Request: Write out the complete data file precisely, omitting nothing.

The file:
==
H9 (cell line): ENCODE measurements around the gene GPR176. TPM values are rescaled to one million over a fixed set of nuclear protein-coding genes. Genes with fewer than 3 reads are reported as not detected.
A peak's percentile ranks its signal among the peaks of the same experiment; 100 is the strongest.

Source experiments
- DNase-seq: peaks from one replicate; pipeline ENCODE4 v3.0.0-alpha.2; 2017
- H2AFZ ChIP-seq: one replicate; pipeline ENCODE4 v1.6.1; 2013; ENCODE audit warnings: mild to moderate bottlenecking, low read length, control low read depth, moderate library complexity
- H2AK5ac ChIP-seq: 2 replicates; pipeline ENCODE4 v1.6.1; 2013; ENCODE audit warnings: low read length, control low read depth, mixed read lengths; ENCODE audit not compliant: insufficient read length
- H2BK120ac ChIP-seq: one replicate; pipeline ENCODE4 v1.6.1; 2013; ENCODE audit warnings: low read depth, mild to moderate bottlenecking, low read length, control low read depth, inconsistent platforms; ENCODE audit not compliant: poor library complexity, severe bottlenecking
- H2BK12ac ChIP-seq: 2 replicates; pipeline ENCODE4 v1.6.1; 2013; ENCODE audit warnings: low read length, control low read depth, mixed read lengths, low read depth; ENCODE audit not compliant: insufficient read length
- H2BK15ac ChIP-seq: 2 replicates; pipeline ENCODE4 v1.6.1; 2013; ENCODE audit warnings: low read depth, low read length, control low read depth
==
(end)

H9 (cell line): ENCODE measurements around the gene GPR176. TPM values are rescaled to one million over a fixed set of nuclear protein-coding genes. Genes with fewer than 3 reads are reported as not detected.
A peak's percentile ranks its signal among the peaks of the same experiment; 100 is the strongest.

Source experiments
- DNase-seq: peaks from one replicate; pipeline ENCODE4 v3.0.0-alpha.2; 2017
- H2AFZ ChIP-seq: one replicate; pipeline ENCODE4 v1.6.1; 2013; ENCODE audit warnings: mild to moderate bottlenecking, low read length, control low read depth, moderate library complexity
- H2AK5ac ChIP-seq: 2 replicates; pipeline ENCODE4 v1.6.1; 2013; ENCODE audit warnings: low read length, control low read depth, mixed read lengths; ENCODE audit not compliant: insufficient read length
- H2BK120ac ChIP-seq: one replicate; pipeline ENCODE4 v1.6.1; 2013; ENCODE audit warnings: low read depth, mild to moderate bottlenecking, low read length, control low read depth, inconsistent platforms; ENCODE audit not compliant: poor library complexity, severe bottlenecking
- H2BK12ac ChIP-seq: 2 replicates; pipeline ENCODE4 v1.6.1; 2013; ENCODE audit warnings: low read length, control low read depth, mixed read lengths, low read depth; ENCODE audit not compliant: insufficient read length
- H2BK15ac ChIP-seq: 2 replicates; pipeline ENCODE4 v1.6.1; 2013; ENCODE audit warnings: low read depth, low read length, control low read depth